- Photo by Cheryl Gerber
- Sean White mans the bar at Siberia.
In the newly revitalized St. Claude corridor, nightspot and music venue Siberia (2227 St. Claude Ave., 265-8855) definitely has a niche to fill, though your perception of that niche might vary depending on the night you visit.
"[We'll have] 100 headbangers in here one night, a bunch of kids shaking their ass to Katey Red the next night," owner Matthew Russell says. "To see the transitions from night to night is pretty hilarious."
Russell and his partners Meghann McCracken, Daphne Loney and Luke Allen opened Siberia last spring. Since then, the bar has transitioned from mostly metal and punk bookings to a more diverse slate of acts as groups put in bids to play in one of the city's most eyebrow-raising venues. The curious ambience is part hipster haven, part dive bar, part question mark. Pieces from Loney's taxidermy collection, including a resplendent game bird and an antler horn chandelier, adorn the walls and ceiling. Other objets include a life-size cardboard cutout of Lil Wayne, vintage video games and an enormous dilapidated mirror framing the back of the bar.
But aside from being a repository for Marigny/Bywater oddities, Siberia functions as a more permanent home for the operations of Russell's former production company, 86 Productions. Russell is a New Jersey native who stuck around New Orleans after college to play music and produce shows, and Siberia happened when one good night led to another ... and another.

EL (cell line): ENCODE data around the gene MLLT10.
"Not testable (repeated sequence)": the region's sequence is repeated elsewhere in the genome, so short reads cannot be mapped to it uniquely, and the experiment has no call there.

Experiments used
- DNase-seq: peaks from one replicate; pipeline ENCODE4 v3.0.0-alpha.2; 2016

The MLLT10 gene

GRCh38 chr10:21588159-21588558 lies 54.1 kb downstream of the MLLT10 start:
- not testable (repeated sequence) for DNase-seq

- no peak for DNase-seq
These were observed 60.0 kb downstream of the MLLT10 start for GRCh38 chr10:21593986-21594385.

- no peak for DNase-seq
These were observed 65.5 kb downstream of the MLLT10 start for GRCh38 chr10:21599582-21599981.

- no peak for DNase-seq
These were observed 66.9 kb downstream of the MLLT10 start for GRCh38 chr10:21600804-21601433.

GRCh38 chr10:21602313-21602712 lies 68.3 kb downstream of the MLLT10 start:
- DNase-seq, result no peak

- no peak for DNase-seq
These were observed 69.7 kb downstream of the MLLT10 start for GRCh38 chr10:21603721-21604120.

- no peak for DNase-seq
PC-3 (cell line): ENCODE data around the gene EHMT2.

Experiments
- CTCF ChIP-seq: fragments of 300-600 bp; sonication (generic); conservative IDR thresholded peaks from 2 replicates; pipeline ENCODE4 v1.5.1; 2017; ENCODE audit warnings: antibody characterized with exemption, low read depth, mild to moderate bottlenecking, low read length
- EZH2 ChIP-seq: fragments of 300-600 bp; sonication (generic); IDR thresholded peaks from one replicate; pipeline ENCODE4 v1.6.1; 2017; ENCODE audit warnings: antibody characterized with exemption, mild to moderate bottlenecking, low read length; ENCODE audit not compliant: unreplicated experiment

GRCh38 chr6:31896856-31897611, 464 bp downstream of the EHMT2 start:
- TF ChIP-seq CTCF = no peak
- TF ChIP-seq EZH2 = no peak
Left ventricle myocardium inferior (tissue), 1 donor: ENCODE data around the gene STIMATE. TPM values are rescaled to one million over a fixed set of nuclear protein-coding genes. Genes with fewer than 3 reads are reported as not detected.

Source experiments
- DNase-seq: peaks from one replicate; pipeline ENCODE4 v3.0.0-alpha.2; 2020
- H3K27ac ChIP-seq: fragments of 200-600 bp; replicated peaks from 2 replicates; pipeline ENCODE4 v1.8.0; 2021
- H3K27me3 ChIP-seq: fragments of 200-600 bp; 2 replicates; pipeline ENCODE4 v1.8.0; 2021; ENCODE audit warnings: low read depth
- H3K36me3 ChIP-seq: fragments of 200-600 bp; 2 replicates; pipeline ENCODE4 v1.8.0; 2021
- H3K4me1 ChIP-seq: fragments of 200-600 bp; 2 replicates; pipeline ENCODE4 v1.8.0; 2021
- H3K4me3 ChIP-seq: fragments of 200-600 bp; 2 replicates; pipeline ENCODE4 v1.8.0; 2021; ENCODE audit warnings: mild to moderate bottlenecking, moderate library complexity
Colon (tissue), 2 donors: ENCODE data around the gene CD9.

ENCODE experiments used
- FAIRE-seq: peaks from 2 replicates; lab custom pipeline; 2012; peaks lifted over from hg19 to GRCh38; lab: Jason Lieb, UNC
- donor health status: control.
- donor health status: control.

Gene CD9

"I started booking shows after Katrina because there really wasn't anyone doing anything," he says. "I was doing stuff at the Saturn Bar, Hi-Ho, AllWays, the Saint, pretty much wherever they would let me. After a couple years of that ... the partners and I found this place, and we just decided to go with it."
Moving a previously established crowd to a new venue helped the team get off to an energized start. Originally they stuck with the basics — Russell describes their bar as a "beer-and-shot kind of place" — but being on firmer footing has brought such developments as Champagne in a can, wine in actual glasses and free happy hour shows on weekends.
Most significant, the bar has transformed its pre-existing cooking area into a Slavic-themed kitchen. Inspired by the serendipity of the bar's name and a friend's Eastern European-style pop-up restaurant, the kitchen is open every night except Tuesdays and features pierogies and other edibles from far-flung parts of the former Soviet bloc.
"There's nowhere else to get stuff like that around town," Russell says. "I think that's the best way when you're trying something new, to offer something you can't get anywhere else."
It's a stance taken by many St. Claude and Bywater business owners, who have transformed the neighborhood into one the city's more exciting places to eat ethnic food with a cocktail in hand.
"Every day there's a new building for rent, or a new store going in; it's pretty nuts," Russell says. "I think it's just kind of beginning, too. We'll see what happens over here in the next few years."